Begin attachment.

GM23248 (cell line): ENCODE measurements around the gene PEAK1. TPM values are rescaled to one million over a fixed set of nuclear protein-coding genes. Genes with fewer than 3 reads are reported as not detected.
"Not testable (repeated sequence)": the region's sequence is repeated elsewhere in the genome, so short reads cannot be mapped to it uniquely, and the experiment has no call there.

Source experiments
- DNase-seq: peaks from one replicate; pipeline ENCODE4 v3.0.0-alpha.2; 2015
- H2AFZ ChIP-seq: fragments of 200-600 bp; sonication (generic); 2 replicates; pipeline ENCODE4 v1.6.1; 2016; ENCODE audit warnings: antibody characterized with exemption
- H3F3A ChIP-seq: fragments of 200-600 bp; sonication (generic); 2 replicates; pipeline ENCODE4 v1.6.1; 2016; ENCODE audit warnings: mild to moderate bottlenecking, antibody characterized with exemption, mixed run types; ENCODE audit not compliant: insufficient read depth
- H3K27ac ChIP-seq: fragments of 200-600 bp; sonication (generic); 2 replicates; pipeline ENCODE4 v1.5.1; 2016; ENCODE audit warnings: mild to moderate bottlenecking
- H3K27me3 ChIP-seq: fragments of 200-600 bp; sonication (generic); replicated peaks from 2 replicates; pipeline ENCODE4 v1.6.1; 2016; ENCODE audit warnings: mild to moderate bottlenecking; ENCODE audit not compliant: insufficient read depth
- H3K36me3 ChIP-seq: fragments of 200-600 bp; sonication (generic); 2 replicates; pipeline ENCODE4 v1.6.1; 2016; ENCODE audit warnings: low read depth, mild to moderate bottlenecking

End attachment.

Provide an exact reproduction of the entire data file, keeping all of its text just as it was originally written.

GM23248 (cell line): ENCODE measurements around the gene PEAK1. TPM values are rescaled to one million over a fixed set of nuclear protein-coding genes. Genes with fewer than 3 reads are reported as not detected.
"Not testable (repeated sequence)": the region's sequence is repeated elsewhere in the genome, so short reads cannot be mapped to it uniquely, and the experiment has no call there.

Source experiments
- DNase-seq: peaks from one replicate; pipeline ENCODE4 v3.0.0-alpha.2; 2015
- H2AFZ ChIP-seq: fragments of 200-600 bp; sonication (generic); 2 replicates; pipeline ENCODE4 v1.6.1; 2016; ENCODE audit warnings: antibody characterized with exemption
- H3F3A ChIP-seq: fragments of 200-600 bp; sonication (generic); 2 replicates; pipeline ENCODE4 v1.6.1; 2016; ENCODE audit warnings: mild to moderate bottlenecking, antibody characterized with exemption, mixed run types; ENCODE audit not compliant: insufficient read depth
- H3K27ac ChIP-seq: fragments of 200-600 bp; sonication (generic); 2 replicates; pipeline ENCODE4 v1.5.1; 2016; ENCODE audit warnings: mild to moderate bottlenecking
- H3K27me3 ChIP-seq: fragments of 200-600 bp; sonication (generic); replicated peaks from 2 replicates; pipeline ENCODE4 v1.6.1; 2016; ENCODE audit warnings: mild to moderate bottlenecking; ENCODE audit not compliant: insufficient read depth
- H3K36me3 ChIP-seq: fragments of 200-600 bp; sonication (generic); 2 replicates; pipeline ENCODE4 v1.6.1; 2016; ENCODE audit warnings: low read depth, mild to moderate bottlenecking